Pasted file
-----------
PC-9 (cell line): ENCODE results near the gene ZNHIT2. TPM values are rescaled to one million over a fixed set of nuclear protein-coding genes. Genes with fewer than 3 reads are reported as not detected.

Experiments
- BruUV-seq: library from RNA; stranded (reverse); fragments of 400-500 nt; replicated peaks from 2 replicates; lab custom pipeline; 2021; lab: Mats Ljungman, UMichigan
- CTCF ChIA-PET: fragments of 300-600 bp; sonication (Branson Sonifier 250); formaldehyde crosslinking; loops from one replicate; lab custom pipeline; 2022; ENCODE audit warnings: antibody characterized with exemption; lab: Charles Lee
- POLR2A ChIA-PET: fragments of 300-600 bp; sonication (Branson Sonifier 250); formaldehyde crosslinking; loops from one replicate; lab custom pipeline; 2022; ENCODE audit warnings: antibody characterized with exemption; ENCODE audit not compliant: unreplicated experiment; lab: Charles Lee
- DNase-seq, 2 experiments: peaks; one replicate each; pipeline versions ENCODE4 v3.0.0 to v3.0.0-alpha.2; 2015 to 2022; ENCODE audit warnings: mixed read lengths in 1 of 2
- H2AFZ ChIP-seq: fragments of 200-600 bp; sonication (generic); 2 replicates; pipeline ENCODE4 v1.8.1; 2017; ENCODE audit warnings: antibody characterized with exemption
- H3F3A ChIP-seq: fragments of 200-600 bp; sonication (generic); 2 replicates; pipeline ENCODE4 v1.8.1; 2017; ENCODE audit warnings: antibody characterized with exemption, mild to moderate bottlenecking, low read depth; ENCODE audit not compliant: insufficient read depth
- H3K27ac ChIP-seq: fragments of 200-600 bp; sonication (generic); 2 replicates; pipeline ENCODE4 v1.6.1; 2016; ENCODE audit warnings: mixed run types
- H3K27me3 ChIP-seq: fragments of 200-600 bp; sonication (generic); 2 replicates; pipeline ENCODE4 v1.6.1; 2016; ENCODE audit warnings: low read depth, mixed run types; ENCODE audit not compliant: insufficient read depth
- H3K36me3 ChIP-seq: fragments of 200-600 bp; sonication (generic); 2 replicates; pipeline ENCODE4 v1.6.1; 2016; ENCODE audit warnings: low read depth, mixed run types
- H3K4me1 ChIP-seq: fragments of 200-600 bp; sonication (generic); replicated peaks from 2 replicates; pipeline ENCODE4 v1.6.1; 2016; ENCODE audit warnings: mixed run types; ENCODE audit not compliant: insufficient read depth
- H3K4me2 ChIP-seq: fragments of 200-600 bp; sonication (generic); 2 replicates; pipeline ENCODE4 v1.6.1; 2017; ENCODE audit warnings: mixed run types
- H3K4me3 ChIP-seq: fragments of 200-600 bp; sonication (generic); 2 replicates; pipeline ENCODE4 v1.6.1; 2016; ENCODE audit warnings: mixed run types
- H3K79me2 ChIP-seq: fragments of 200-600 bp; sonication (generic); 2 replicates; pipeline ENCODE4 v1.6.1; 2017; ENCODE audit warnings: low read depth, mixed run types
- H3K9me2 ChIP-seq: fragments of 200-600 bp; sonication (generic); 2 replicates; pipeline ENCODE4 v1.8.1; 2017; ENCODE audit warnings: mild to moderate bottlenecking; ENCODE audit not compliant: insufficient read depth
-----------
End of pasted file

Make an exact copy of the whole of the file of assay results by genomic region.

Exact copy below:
PC-9 (cell line): ENCODE results near the gene ZNHIT2. TPM values are rescaled to one million over a fixed set of nuclear protein-coding genes. Genes with fewer than 3 reads are reported as not detected.

Experiments
- BruUV-seq: library from RNA; stranded (reverse); fragments of 400-500 nt; replicated peaks from 2 replicates; lab custom pipeline; 2021; lab: Mats Ljungman, UMichigan
- CTCF ChIA-PET: fragments of 300-600 bp; sonication (Branson Sonifier 250); formaldehyde crosslinking; loops from one replicate; lab custom pipeline; 2022; ENCODE audit warnings: antibody characterized with exemption; lab: Charles Lee
- POLR2A ChIA-PET: fragments of 300-600 bp; sonication (Branson Sonifier 250); formaldehyde crosslinking; loops from one replicate; lab custom pipeline; 2022; ENCODE audit warnings: antibody characterized with exemption; ENCODE audit not compliant: unreplicated experiment; lab: Charles Lee
- DNase-seq, 2 experiments: peaks; one replicate each; pipeline versions ENCODE4 v3.0.0 to v3.0.0-alpha.2; 2015 to 2022; ENCODE audit warnings: mixed read lengths in 1 of 2
- H2AFZ ChIP-seq: fragments of 200-600 bp; sonication (generic); 2 replicates; pipeline ENCODE4 v1.8.1; 2017; ENCODE audit warnings: antibody characterized with exemption
- H3F3A ChIP-seq: fragments of 200-600 bp; sonication (generic); 2 replicates; pipeline ENCODE4 v1.8.1; 2017; ENCODE audit warnings: antibody characterized with exemption, mild to moderate bottlenecking, low read depth; ENCODE audit not compliant: insufficient read depth
- H3K27ac ChIP-seq: fragments of 200-600 bp; sonication (generic); 2 replicates; pipeline ENCODE4 v1.6.1; 2016; ENCODE audit warnings: mixed run types
- H3K27me3 ChIP-seq: fragments of 200-600 bp; sonication (generic); 2 replicates; pipeline ENCODE4 v1.6.1; 2016; ENCODE audit warnings: low read depth, mixed run types; ENCODE audit not compliant: insufficient read depth
- H3K36me3 ChIP-seq: fragments of 200-600 bp; sonication (generic); 2 replicates; pipeline ENCODE4 v1.6.1; 2016; ENCODE audit warnings: low read depth, mixed run types
- H3K4me1 ChIP-seq: fragments of 200-600 bp; sonication (generic); replicated peaks from 2 replicates; pipeline ENCODE4 v1.6.1; 2016; ENCODE audit warnings: mixed run types; ENCODE audit not compliant: insufficient read depth
- H3K4me2 ChIP-seq: fragments of 200-600 bp; sonication (generic); 2 replicates; pipeline ENCODE4 v1.6.1; 2017; ENCODE audit warnings: mixed run types
- H3K4me3 ChIP-seq: fragments of 200-600 bp; sonication (generic); 2 replicates; pipeline ENCODE4 v1.6.1; 2016; ENCODE audit warnings: mixed run types
- H3K79me2 ChIP-seq: fragments of 200-600 bp; sonication (generic); 2 replicates; pipeline ENCODE4 v1.6.1; 2017; ENCODE audit warnings: low read depth, mixed run types
- H3K9me2 ChIP-seq: fragments of 200-600 bp; sonication (generic); 2 replicates; pipeline ENCODE4 v1.8.1; 2017; ENCODE audit warnings: mild to moderate bottlenecking; ENCODE audit not compliant: insufficient read depth